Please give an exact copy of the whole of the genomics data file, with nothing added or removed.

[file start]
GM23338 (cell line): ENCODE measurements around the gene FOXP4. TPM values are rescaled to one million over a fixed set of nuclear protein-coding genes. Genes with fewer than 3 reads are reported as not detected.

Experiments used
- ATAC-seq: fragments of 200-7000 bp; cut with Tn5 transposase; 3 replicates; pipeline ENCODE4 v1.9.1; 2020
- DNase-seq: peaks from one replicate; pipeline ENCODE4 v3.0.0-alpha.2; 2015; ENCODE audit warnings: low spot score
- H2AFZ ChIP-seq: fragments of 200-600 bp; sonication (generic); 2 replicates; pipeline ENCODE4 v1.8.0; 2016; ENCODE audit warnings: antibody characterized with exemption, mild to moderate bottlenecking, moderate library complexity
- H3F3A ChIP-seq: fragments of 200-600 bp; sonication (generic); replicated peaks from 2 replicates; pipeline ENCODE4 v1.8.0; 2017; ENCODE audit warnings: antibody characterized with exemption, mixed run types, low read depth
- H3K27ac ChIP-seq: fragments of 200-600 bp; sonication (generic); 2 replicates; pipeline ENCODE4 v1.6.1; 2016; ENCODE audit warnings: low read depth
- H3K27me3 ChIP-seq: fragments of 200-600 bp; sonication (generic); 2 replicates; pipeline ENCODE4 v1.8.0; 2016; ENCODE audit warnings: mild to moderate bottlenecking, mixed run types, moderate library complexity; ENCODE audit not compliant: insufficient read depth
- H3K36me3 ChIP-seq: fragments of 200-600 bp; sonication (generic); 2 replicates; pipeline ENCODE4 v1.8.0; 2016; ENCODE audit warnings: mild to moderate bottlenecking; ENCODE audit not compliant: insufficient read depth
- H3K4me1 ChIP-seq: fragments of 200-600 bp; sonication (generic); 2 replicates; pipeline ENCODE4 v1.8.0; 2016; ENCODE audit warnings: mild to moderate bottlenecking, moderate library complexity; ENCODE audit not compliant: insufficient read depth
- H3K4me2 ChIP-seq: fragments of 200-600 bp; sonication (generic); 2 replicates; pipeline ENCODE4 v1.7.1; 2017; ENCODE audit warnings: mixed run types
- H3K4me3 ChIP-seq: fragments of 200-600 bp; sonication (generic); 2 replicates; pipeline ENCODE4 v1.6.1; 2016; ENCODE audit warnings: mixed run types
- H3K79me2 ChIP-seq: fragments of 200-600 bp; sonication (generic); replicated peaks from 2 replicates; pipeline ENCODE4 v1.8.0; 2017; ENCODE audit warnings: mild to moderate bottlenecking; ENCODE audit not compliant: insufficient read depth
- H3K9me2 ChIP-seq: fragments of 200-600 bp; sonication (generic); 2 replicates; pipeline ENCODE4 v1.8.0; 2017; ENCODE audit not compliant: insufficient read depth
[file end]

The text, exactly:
GM23338 (cell line): ENCODE measurements around the gene FOXP4. TPM values are rescaled to one million over a fixed set of nuclear protein-coding genes. Genes with fewer than 3 reads are reported as not detected.

Experiments used
- ATAC-seq: fragments of 200-7000 bp; cut with Tn5 transposase; 3 replicates; pipeline ENCODE4 v1.9.1; 2020
- DNase-seq: peaks from one replicate; pipeline ENCODE4 v3.0.0-alpha.2; 2015; ENCODE audit warnings: low spot score
- H2AFZ ChIP-seq: fragments of 200-600 bp; sonication (generic); 2 replicates; pipeline ENCODE4 v1.8.0; 2016; ENCODE audit warnings: antibody characterized with exemption, mild to moderate bottlenecking, moderate library complexity
- H3F3A ChIP-seq: fragments of 200-600 bp; sonication (generic); replicated peaks from 2 replicates; pipeline ENCODE4 v1.8.0; 2017; ENCODE audit warnings: antibody characterized with exemption, mixed run types, low read depth
- H3K27ac ChIP-seq: fragments of 200-600 bp; sonication (generic); 2 replicates; pipeline ENCODE4 v1.6.1; 2016; ENCODE audit warnings: low read depth
- H3K27me3 ChIP-seq: fragments of 200-600 bp; sonication (generic); 2 replicates; pipeline ENCODE4 v1.8.0; 2016; ENCODE audit warnings: mild to moderate bottlenecking, mixed run types, moderate library complexity; ENCODE audit not compliant: insufficient read depth
- H3K36me3 ChIP-seq: fragments of 200-600 bp; sonication (generic); 2 replicates; pipeline ENCODE4 v1.8.0; 2016; ENCODE audit warnings: mild to moderate bottlenecking; ENCODE audit not compliant: insufficient read depth
- H3K4me1 ChIP-seq: fragments of 200-600 bp; sonication (generic); 2 replicates; pipeline ENCODE4 v1.8.0; 2016; ENCODE audit warnings: mild to moderate bottlenecking, moderate library complexity; ENCODE audit not compliant: insufficient read depth
- H3K4me2 ChIP-seq: fragments of 200-600 bp; sonication (generic); 2 replicates; pipeline ENCODE4 v1.7.1; 2017; ENCODE audit warnings: mixed run types
- H3K4me3 ChIP-seq: fragments of 200-600 bp; sonication (generic); 2 replicates; pipeline ENCODE4 v1.6.1; 2016; ENCODE audit warnings: mixed run types
- H3K79me2 ChIP-seq: fragments of 200-600 bp; sonication (generic); replicated peaks from 2 replicates; pipeline ENCODE4 v1.8.0; 2017; ENCODE audit warnings: mild to moderate bottlenecking; ENCODE audit not compliant: insufficient read depth
- H3K9me2 ChIP-seq: fragments of 200-600 bp; sonication (generic); 2 replicates; pipeline ENCODE4 v1.8.0; 2017; ENCODE audit not compliant: insufficient read depth